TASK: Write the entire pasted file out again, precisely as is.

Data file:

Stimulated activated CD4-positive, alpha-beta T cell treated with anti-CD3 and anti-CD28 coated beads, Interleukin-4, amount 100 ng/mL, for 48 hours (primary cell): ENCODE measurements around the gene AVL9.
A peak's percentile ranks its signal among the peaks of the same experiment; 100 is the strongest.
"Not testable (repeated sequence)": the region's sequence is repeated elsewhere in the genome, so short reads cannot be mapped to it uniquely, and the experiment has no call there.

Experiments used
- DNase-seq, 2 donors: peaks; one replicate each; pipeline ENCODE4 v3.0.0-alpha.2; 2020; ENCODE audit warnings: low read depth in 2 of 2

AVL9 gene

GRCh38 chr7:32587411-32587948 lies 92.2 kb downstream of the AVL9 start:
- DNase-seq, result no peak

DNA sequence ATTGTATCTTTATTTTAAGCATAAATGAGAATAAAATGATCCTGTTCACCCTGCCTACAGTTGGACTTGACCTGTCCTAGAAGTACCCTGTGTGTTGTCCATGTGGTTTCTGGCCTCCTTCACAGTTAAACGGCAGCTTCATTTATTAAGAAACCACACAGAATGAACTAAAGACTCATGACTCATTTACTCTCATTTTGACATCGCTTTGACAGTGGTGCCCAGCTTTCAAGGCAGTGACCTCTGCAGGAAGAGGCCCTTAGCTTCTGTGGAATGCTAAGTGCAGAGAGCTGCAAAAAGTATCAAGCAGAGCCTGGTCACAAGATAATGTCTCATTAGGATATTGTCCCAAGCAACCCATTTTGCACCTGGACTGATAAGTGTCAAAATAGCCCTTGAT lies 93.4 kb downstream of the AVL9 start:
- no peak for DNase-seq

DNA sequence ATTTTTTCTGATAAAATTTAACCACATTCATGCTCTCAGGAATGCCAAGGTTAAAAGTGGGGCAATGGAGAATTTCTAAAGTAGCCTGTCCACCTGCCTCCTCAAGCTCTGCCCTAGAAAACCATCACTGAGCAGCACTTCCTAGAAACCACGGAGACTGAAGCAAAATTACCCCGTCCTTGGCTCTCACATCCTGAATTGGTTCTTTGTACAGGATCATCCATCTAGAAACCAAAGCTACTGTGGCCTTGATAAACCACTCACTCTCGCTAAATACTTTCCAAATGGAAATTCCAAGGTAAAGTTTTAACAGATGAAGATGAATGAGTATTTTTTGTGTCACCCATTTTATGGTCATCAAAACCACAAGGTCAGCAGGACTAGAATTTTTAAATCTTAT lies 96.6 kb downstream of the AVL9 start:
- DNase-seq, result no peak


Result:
Stimulated activated CD4-positive, alpha-beta T cell treated with anti-CD3 and anti-CD28 coated beads, Interleukin-4, amount 100 ng/mL, for 48 hours (primary cell): ENCODE measurements around the gene AVL9.
A peak's percentile ranks its signal among the peaks of the same experiment; 100 is the strongest.
"Not testable (repeated sequence)": the region's sequence is repeated elsewhere in the genome, so short reads cannot be mapped to it uniquely, and the experiment has no call there.

Experiments used
- DNase-seq, 2 donors: peaks; one replicate each; pipeline ENCODE4 v3.0.0-alpha.2; 2020; ENCODE audit warnings: low read depth in 2 of 2

AVL9 gene

GRCh38 chr7:32587411-32587948 lies 92.2 kb downstream of the AVL9 start:
- DNase-seq, result no peak

DNA sequence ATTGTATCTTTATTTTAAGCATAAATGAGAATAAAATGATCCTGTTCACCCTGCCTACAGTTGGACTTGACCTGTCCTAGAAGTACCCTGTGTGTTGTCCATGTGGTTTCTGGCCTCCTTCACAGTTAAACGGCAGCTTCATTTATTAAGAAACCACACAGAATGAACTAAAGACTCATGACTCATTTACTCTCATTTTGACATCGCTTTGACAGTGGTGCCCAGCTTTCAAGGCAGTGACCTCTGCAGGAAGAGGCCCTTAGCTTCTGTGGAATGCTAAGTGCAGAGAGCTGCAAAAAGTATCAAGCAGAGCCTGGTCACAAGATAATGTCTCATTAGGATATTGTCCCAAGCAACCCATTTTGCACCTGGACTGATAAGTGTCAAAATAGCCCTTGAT lies 93.4 kb downstream of the AVL9 start:
- no peak for DNase-seq

DNA sequence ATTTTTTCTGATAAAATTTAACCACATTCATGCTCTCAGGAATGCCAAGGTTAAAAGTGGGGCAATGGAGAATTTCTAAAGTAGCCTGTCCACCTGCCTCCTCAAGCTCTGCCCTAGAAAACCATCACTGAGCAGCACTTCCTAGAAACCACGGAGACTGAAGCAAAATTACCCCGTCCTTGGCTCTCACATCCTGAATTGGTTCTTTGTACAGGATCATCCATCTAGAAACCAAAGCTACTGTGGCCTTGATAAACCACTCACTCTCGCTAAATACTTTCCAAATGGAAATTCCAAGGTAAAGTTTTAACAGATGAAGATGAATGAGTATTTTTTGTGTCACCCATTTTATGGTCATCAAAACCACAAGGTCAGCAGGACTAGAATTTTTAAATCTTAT lies 96.6 kb downstream of the AVL9 start:
- DNase-seq, result no peak